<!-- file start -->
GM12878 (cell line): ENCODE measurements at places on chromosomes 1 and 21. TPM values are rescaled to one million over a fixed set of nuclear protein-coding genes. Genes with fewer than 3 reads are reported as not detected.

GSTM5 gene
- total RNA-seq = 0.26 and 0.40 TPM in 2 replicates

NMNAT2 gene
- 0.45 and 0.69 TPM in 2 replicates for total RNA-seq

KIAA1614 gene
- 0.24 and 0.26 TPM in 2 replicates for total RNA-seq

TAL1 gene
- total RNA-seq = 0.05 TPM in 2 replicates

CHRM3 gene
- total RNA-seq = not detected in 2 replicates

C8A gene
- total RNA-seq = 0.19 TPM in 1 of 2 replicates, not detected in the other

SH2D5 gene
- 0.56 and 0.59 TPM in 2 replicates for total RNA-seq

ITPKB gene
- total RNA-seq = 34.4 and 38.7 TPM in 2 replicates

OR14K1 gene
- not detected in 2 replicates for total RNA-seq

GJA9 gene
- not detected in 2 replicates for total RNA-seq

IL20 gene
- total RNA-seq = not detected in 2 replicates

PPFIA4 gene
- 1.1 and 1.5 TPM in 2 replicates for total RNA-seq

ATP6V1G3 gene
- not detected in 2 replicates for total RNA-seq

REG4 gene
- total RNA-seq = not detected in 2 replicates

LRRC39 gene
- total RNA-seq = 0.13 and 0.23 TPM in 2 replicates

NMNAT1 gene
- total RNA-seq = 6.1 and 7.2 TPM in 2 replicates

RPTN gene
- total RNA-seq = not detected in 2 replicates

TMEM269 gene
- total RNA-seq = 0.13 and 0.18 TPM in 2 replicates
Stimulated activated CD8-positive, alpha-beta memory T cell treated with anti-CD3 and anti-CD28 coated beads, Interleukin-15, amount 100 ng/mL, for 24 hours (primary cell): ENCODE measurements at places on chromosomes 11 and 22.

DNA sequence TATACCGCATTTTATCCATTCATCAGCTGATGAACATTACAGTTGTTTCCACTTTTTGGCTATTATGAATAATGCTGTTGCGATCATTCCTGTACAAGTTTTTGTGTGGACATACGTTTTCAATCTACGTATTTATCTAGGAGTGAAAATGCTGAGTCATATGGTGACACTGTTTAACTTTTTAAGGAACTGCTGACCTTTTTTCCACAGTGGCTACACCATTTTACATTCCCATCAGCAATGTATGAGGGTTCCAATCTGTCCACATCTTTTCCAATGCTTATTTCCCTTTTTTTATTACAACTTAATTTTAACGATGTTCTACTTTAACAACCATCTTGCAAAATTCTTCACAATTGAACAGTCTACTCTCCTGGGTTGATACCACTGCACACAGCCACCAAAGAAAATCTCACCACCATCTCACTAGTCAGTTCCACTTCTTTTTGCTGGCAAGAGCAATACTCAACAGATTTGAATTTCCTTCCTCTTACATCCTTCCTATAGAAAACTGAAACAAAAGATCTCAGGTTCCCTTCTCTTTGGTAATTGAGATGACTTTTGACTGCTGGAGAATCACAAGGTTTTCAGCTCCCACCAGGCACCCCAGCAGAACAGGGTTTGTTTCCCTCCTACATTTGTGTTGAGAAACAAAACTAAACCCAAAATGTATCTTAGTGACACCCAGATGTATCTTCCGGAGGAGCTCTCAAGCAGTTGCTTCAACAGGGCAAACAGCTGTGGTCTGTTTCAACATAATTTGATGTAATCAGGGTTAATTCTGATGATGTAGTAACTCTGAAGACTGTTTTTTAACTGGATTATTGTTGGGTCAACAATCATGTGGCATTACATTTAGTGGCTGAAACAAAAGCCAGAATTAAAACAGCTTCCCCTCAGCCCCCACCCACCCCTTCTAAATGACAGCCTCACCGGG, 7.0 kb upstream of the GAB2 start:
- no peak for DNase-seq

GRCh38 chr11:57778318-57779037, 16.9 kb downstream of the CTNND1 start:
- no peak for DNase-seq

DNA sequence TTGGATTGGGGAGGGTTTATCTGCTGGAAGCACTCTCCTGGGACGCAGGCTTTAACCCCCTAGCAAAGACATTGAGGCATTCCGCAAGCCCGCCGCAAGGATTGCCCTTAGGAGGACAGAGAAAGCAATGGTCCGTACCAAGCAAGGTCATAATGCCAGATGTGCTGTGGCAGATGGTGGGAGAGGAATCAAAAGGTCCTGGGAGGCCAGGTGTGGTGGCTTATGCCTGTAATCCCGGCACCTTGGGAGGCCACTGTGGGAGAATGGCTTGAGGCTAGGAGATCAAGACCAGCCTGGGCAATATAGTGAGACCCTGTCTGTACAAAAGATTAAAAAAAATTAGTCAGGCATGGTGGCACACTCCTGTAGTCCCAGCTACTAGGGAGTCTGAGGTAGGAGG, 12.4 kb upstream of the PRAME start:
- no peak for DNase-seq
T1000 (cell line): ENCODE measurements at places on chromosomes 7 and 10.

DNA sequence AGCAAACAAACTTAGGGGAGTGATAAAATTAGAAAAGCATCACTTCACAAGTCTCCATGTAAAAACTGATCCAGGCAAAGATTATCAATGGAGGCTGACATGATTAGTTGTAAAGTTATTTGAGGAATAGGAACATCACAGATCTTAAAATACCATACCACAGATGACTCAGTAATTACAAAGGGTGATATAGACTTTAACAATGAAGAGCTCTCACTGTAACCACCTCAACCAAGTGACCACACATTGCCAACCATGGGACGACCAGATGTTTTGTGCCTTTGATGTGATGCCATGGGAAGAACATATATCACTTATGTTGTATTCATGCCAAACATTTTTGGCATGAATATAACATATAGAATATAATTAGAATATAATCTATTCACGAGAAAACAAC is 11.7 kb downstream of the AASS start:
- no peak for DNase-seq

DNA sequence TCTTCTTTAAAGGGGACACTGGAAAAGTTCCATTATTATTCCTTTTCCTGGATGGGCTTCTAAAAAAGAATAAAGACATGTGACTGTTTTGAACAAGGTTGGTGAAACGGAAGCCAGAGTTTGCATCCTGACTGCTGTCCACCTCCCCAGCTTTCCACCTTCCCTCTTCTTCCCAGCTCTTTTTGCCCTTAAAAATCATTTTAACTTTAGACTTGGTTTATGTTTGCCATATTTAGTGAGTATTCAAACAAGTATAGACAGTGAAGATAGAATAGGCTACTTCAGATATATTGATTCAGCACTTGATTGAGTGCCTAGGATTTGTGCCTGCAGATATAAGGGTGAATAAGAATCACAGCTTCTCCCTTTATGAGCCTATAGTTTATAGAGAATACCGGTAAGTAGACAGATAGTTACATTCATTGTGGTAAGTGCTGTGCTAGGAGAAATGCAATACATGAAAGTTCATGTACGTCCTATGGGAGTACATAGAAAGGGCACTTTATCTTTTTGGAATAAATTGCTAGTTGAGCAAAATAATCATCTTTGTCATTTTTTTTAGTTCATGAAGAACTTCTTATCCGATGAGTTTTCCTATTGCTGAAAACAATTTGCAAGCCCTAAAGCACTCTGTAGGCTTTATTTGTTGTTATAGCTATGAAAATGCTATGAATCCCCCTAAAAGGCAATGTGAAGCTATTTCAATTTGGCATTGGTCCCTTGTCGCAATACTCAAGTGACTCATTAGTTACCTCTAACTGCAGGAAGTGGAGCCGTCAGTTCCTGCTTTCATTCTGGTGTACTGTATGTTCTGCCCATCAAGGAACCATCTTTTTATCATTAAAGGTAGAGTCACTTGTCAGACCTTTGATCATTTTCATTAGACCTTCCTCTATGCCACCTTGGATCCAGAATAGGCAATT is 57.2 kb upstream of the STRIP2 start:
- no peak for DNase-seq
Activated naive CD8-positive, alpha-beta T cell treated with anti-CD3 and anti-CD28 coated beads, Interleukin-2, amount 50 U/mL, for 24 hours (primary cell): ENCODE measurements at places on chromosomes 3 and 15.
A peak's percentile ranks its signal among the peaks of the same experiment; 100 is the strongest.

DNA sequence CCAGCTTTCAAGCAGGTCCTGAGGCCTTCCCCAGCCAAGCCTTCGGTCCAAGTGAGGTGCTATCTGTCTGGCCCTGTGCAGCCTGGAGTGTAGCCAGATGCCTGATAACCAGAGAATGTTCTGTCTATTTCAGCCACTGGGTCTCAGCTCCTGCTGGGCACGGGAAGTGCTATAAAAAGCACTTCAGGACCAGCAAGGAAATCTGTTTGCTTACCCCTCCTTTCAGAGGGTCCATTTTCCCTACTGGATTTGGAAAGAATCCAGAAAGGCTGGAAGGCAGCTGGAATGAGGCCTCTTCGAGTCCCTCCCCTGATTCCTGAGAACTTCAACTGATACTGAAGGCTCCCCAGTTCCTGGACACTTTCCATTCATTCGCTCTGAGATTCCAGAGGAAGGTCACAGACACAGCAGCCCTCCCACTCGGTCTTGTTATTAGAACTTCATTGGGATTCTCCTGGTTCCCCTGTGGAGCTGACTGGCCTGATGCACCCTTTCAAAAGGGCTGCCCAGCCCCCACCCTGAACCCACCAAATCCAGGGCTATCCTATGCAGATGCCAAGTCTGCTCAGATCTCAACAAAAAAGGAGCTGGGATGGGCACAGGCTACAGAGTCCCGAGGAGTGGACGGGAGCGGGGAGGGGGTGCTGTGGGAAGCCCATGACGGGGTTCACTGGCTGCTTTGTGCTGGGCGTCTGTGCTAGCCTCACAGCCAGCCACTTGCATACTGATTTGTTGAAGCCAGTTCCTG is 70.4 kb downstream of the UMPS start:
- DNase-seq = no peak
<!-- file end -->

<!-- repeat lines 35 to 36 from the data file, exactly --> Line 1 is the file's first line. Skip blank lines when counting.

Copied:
- total RNA-seq = not detected in 2 replicates

TMEM269 gene